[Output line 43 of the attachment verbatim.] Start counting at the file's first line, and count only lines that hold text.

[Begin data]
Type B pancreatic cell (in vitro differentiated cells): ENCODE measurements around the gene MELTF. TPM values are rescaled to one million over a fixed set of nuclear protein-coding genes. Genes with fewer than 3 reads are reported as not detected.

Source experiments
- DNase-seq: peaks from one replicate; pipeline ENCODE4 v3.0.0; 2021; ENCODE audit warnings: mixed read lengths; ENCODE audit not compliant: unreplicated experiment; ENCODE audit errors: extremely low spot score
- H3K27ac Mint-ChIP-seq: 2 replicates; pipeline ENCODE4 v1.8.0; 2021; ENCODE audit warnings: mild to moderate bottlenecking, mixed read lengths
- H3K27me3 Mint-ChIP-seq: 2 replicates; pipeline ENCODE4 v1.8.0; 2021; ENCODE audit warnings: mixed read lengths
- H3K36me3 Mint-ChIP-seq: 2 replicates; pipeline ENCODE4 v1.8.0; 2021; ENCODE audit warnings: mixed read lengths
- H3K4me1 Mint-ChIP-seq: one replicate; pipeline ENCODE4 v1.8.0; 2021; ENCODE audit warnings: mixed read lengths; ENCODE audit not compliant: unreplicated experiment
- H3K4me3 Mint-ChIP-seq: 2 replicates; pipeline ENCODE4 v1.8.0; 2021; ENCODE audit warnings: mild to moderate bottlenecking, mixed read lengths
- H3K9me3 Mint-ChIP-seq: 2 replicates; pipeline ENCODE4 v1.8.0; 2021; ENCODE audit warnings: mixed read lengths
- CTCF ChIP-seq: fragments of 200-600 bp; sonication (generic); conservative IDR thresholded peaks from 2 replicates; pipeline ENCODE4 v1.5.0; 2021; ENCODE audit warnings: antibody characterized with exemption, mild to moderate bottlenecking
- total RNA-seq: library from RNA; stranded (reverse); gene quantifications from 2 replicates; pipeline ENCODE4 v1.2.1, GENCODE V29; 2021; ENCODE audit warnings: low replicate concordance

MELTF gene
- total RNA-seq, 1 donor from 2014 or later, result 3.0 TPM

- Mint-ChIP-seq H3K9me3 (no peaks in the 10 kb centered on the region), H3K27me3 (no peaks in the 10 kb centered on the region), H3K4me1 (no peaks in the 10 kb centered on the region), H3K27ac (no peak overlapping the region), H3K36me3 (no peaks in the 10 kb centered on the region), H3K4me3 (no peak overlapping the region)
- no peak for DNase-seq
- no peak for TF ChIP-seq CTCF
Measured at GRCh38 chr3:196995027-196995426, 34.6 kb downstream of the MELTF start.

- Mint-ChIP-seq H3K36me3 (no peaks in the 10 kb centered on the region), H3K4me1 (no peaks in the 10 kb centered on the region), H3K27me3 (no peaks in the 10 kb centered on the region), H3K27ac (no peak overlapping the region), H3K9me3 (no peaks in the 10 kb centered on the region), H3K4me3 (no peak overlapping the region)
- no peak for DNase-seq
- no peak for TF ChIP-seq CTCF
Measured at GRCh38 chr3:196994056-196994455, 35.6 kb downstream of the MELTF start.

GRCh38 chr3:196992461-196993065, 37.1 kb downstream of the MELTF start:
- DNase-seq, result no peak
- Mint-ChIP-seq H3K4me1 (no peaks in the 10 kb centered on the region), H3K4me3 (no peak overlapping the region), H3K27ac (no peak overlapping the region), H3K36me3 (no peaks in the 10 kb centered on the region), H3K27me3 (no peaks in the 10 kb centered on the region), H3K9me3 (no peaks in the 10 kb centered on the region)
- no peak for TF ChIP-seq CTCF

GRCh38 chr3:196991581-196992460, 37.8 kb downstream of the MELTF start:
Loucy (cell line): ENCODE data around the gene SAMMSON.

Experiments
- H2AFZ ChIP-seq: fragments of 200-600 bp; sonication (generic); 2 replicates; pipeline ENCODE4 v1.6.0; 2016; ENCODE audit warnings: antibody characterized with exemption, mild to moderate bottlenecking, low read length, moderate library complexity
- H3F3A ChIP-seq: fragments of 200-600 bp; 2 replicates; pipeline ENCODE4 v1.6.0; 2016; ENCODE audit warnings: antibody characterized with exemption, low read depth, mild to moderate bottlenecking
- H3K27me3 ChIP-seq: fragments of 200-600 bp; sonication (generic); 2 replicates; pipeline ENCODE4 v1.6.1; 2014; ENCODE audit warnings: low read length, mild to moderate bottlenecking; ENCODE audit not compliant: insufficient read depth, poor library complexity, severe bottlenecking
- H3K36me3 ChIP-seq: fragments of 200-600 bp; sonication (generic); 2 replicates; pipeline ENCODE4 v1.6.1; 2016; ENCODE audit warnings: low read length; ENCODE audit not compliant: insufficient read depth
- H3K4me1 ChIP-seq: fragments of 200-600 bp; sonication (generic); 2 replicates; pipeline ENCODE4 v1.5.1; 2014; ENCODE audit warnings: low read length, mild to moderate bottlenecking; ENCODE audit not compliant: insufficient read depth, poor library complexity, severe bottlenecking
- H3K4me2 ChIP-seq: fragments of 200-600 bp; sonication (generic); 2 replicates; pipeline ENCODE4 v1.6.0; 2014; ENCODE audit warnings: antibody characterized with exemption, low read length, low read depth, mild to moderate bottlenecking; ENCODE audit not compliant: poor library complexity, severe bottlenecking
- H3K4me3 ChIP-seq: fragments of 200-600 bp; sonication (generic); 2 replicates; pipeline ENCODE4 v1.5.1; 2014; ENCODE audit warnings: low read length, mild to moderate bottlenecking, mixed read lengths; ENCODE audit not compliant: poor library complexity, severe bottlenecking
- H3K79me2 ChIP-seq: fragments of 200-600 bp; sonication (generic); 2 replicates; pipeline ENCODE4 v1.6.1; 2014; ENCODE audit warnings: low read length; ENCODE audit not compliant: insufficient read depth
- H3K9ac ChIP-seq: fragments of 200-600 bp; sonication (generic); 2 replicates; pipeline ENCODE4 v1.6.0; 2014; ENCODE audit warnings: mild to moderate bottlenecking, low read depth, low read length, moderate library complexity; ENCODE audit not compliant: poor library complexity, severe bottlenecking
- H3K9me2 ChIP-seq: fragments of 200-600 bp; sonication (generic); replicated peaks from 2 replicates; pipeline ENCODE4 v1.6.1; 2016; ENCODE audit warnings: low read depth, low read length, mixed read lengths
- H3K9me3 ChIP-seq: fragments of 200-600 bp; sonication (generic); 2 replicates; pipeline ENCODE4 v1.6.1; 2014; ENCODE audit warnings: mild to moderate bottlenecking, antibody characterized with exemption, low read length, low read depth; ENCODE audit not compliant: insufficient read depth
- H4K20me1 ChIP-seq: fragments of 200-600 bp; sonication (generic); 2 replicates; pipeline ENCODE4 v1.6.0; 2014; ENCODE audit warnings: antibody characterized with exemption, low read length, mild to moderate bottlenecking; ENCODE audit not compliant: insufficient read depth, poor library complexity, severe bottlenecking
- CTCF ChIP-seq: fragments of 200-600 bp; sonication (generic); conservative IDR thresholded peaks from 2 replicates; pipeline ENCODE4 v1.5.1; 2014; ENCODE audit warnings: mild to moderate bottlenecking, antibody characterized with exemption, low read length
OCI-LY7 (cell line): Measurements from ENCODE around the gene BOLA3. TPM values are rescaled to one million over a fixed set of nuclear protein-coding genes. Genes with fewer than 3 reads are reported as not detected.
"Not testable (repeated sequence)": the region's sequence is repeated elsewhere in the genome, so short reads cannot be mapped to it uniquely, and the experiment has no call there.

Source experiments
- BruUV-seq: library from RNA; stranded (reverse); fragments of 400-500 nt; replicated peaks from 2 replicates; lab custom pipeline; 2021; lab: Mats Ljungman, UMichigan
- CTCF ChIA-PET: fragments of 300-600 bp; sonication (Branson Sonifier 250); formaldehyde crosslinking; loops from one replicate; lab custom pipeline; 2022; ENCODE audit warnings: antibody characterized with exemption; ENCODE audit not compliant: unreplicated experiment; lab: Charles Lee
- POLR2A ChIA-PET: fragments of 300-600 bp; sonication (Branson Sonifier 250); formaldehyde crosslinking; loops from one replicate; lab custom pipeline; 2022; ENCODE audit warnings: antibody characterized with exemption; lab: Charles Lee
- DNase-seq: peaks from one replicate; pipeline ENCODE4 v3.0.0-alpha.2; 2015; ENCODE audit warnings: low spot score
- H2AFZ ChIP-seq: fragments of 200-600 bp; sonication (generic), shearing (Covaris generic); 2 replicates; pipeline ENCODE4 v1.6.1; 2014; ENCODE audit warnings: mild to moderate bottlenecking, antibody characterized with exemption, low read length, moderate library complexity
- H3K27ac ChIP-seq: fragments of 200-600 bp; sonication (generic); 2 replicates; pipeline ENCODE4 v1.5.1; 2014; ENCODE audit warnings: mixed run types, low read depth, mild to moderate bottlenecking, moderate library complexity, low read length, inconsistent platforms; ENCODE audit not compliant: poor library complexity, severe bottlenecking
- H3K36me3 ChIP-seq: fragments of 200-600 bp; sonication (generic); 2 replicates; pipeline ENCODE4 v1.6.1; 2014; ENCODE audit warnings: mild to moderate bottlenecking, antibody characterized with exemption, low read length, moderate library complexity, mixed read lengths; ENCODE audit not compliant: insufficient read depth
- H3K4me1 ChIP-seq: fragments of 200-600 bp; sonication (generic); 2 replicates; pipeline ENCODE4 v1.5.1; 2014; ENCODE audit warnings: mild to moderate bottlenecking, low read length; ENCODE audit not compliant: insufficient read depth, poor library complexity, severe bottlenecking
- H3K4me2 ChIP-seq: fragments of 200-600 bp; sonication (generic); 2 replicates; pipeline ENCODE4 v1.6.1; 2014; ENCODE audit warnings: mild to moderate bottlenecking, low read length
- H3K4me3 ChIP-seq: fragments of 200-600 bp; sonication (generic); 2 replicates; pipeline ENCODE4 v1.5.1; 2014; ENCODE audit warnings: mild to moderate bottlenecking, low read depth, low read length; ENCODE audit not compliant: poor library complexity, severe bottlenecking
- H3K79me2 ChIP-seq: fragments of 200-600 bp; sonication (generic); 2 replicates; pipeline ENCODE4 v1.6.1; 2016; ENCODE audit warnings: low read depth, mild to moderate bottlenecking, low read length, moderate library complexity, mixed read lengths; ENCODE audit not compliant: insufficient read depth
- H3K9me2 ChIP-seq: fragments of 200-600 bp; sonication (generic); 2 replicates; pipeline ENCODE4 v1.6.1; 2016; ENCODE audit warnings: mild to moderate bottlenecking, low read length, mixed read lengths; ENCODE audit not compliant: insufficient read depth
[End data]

"Not testable (repeated sequence)": the region's sequence is repeated elsewhere in the genome, so short reads cannot be mapped to it uniquely, and the experiment has no call there.